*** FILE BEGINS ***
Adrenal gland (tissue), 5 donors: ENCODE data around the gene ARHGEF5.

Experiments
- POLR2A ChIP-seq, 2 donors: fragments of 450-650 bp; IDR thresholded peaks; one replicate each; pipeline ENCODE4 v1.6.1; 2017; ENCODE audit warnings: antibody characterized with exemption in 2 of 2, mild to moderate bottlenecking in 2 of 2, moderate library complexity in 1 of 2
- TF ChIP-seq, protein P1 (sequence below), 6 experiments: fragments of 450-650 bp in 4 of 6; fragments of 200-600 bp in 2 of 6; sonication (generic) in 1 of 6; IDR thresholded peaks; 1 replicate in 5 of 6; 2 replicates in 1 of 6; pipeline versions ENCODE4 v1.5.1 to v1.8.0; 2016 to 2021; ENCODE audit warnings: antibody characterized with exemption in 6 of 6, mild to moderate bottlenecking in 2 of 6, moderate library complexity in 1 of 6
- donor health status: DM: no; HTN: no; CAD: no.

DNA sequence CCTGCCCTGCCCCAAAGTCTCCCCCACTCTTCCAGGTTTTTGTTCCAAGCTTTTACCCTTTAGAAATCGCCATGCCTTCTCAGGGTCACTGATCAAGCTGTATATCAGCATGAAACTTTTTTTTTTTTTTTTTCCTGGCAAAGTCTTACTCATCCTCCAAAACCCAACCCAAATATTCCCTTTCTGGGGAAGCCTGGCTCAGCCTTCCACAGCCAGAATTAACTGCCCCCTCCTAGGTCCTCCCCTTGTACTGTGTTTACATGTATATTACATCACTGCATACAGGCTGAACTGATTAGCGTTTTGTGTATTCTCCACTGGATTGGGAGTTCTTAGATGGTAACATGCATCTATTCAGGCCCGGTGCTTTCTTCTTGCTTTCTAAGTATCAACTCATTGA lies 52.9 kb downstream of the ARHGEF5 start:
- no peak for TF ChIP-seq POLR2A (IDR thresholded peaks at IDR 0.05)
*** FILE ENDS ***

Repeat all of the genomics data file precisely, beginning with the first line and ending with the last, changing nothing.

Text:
Adrenal gland (tissue), 5 donors: ENCODE data around the gene ARHGEF5.

Experiments
- POLR2A ChIP-seq, 2 donors: fragments of 450-650 bp; IDR thresholded peaks; one replicate each; pipeline ENCODE4 v1.6.1; 2017; ENCODE audit warnings: antibody characterized with exemption in 2 of 2, mild to moderate bottlenecking in 2 of 2, moderate library complexity in 1 of 2
- TF ChIP-seq, protein P1 (sequence below), 6 experiments: fragments of 450-650 bp in 4 of 6; fragments of 200-600 bp in 2 of 6; sonication (generic) in 1 of 6; IDR thresholded peaks; 1 replicate in 5 of 6; 2 replicates in 1 of 6; pipeline versions ENCODE4 v1.5.1 to v1.8.0; 2016 to 2021; ENCODE audit warnings: antibody characterized with exemption in 6 of 6, mild to moderate bottlenecking in 2 of 6, moderate library complexity in 1 of 6
- donor health status: DM: no; HTN: no; CAD: no.

DNA sequence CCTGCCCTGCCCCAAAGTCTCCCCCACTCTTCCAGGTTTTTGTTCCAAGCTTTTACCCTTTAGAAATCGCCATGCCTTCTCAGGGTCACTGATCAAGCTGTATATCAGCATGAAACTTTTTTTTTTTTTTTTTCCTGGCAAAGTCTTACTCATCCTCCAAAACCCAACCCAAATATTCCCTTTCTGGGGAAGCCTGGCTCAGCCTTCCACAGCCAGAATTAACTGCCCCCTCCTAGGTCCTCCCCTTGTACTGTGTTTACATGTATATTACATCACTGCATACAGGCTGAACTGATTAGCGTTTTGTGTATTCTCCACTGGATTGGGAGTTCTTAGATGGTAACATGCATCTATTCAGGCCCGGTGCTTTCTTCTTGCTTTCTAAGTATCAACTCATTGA lies 52.9 kb downstream of the ARHGEF5 start:
- no peak for TF ChIP-seq POLR2A (IDR thresholded peaks at IDR 0.05)